Unknown No More: Cornell Channels Big Red History to Build Next Era


Gavin Adler emerged as one of the nation's top defenseman in 2022.

It was hard to know exactly what to make of Cornell entering the 2022 season.

There was a new head coach and a largely overhauled roster nearly two years removed from its last game. Outside of understanding the program DNA connecting more than a half-century of contenders in central New York, it was hard to project the Big Red.

It’s a sentiment no one will have next spring, not after Cornell’s run to the national title game.

“We talked about it over the last two years being a renaissance, being an opportunity to rebuild, to really get back to the basics, philosophically talk about who we wanted to be, and then when it’s time that the rubber hits the pavement, it’s time to go, and they did just that,” coach Connor Buczek said. “I think they truly set the foundation for this program moving forward, and there’s a lot of young guys in that locker room for how great our senior class was and some of the studs that we’re going to lose, there's a lot of really young guys in that locker room that are just getting started.”

No, the Big Red (14-5) did not win its first national title since 1977. But staring down a hefty second-half deficit against Maryland, it threw a scare into the Terrapins (18-0) at a point when so many opponents crumpled throughout the season.

The final margin — 9-7 — matched the Terps’ closest game of the year. Cornell kept Maryland scoreless for nearly 27 minutes, scoring four goals in the fourth quarter as the champs wheezed to the finish before running out the final 35 seconds after the Big Red’s final tally.

Injecting even the slightest bit of doubt into a game that was once 9-2 was impressive. But it also fit the personality of Cornell’s program, with 2015 graduates Buczek and associate head coach Jordan Stevens channeling so much Big Red history into how this year’s team was built.

“All year, we may not have had the best start, but we always finished strong,” attackman CJ Kirst said. “We gave it all we got. That last 15 minutes, we were definitely really motivated, and unfortunately, we came up short.”

Cornell, though, could be back — and soon — after only popping up on the national radar intermittently since advancing to the 2013 semifinals.

The Big Red were one-and-done in the 2014 and 2015 tournaments and were bounced by Maryland in the 2018 quarterfinals after winning a first-round game at Syracuse. That covers Cornell’s postseason history in the seven tournaments between its Memorial Day weekend appearances.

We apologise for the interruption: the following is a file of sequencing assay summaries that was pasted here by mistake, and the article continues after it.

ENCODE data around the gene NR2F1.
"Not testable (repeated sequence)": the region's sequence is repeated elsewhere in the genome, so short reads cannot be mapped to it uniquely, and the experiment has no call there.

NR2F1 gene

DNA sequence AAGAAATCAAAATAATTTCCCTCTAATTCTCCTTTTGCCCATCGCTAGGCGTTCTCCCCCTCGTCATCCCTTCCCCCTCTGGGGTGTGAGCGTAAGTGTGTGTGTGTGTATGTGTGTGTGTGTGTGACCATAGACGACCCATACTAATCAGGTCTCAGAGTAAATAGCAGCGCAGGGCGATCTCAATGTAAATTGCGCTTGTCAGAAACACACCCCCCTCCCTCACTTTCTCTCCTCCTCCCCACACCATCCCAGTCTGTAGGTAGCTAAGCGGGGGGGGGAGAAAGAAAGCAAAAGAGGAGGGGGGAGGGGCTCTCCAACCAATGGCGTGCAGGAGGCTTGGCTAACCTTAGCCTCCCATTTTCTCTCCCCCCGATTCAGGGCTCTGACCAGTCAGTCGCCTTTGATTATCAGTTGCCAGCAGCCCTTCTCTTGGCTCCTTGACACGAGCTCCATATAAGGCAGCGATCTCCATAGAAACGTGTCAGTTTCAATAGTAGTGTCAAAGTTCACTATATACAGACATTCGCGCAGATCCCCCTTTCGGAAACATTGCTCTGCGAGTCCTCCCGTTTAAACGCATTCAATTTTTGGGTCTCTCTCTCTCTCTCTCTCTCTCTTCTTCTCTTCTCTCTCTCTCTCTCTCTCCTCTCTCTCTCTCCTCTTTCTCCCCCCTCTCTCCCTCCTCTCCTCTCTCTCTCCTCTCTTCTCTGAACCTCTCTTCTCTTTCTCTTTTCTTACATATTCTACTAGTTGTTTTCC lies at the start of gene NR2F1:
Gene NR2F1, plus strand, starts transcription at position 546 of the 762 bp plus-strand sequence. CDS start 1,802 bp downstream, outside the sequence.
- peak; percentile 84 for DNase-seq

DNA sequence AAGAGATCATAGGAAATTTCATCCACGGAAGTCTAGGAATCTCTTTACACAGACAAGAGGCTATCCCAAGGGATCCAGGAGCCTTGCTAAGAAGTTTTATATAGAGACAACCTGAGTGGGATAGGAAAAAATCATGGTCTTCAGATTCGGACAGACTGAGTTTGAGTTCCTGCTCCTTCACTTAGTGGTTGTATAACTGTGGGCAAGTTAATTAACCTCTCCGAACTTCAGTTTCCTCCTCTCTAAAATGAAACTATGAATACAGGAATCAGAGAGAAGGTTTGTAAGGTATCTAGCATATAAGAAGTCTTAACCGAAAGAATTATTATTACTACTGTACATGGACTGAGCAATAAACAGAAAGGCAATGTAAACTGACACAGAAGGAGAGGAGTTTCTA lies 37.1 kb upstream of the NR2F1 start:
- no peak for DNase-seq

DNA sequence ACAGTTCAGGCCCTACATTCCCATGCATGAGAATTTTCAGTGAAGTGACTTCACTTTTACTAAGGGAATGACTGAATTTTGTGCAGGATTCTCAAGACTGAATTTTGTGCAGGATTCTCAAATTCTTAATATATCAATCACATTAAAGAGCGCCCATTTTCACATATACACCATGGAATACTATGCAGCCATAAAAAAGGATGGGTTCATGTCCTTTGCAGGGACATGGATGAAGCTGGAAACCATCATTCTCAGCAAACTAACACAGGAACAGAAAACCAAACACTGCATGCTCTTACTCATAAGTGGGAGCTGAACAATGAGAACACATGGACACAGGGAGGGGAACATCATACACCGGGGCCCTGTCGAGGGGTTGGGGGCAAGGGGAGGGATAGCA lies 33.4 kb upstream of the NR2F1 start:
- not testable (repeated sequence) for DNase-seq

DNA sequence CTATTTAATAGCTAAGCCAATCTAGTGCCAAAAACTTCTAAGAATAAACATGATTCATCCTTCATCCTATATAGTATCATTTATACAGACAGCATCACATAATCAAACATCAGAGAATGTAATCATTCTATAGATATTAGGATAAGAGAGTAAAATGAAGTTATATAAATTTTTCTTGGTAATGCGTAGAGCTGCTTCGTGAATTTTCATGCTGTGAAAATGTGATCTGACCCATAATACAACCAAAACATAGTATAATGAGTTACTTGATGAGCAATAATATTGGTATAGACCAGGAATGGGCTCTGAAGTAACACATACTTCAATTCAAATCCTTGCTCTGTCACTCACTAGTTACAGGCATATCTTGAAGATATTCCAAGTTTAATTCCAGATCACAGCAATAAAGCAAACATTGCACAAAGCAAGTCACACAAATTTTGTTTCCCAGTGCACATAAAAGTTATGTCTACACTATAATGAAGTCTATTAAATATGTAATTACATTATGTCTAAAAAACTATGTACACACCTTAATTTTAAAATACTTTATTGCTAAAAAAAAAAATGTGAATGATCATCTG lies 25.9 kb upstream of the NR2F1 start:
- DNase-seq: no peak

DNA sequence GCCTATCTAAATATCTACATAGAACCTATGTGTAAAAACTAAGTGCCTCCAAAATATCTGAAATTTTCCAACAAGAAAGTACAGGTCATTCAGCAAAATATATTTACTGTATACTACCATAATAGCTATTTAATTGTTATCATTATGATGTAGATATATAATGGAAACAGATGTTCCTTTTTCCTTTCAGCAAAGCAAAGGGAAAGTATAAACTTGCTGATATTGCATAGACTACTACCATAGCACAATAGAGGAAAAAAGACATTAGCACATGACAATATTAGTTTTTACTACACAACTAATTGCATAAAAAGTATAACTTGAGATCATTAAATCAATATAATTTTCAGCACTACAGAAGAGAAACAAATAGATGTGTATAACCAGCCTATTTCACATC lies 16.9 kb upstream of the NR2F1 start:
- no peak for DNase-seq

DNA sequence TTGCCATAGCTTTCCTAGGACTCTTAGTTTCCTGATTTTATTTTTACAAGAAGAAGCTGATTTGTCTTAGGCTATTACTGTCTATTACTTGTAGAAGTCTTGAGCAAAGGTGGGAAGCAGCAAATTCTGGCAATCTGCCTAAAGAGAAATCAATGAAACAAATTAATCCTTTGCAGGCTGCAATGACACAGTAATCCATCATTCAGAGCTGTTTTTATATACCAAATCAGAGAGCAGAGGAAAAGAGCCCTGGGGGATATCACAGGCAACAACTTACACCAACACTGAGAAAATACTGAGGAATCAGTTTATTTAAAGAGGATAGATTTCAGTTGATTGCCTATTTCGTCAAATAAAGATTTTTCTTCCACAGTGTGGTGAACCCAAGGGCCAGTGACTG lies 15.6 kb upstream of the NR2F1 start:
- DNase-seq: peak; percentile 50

That method of accounting downplays what might have happened if the 2020 season unfolded without a pandemic. Nonetheless, the Big Red possessed modest postseason experience prior to its run as a No. 7 seed in May.

“It’S a domino effect,” defenseman Gavin Adler said. “Now that I’ve been here, [Kirst’s] been here, that’s three years a generation of players can pass on, do what it takes and show the young guys this is who we are.”

What was a roster filled with untested players at the college level outside of a few guys — Adler and attackmen Michael Long and John Piatelli, among them — now has a lot of knowns.

Kirst (55 goals, 24 assists) has to rate among the most intriguing of that bunch after proving every bit as effective as Buczek believed he could be in the preseason. Adler, an exceptional technician and master of leverage who was named a first-team All-America selection, will be back to anchor the defense.

Other stars have emerged as well. Sophomore Hugh Kelleher had 23 goals and eight assists in his first college season, including a hat trick in the NCAA semifinals against Rutgers. Jack Follows looks like he will be a long-term mainstay on close defense after starting the final six games after injury prevented him from debuting until late April.

The Big Red will take some graduation hits, most notably with Piatelli — whose last-minute goal in the title game gave him 66 for the year, one more than Mike French’s 46-year-old program record. As significant a departure as Piatelli is, Cornell won’t have nearly as many unknowns as it did at the start of 2022.

Yet to the Big Red, a team that concentrates on inputs rather than outputs, the plan will be to follow the same blueprint, only with an altered roster.

“We just want to get better tomorrow, because if we talk about Memorial Day starting tomorrow, we just wasted 364 days,” Buczek said. “So our hope is as soon as we turn the page from this and we let this hurt a little bit that it’s back to work.”

It shouldn’t happen without some appreciation of what Cornell accomplished in its return to competition. It won 10 of its first 11, then overcame a late-season wobble to race past Ohio State, smother Delaware and then pound Rutgers before forcing a juggernaut to scrap to the end on the season’s final day.

And if the title game loss meant the present wasn’t euphoric, it underscored the future’s considerable promise in Ithaca.

“The clock ran out on us today, but hopefully we’re on the cusp of building something pretty special here moving forward,” Buczek said.


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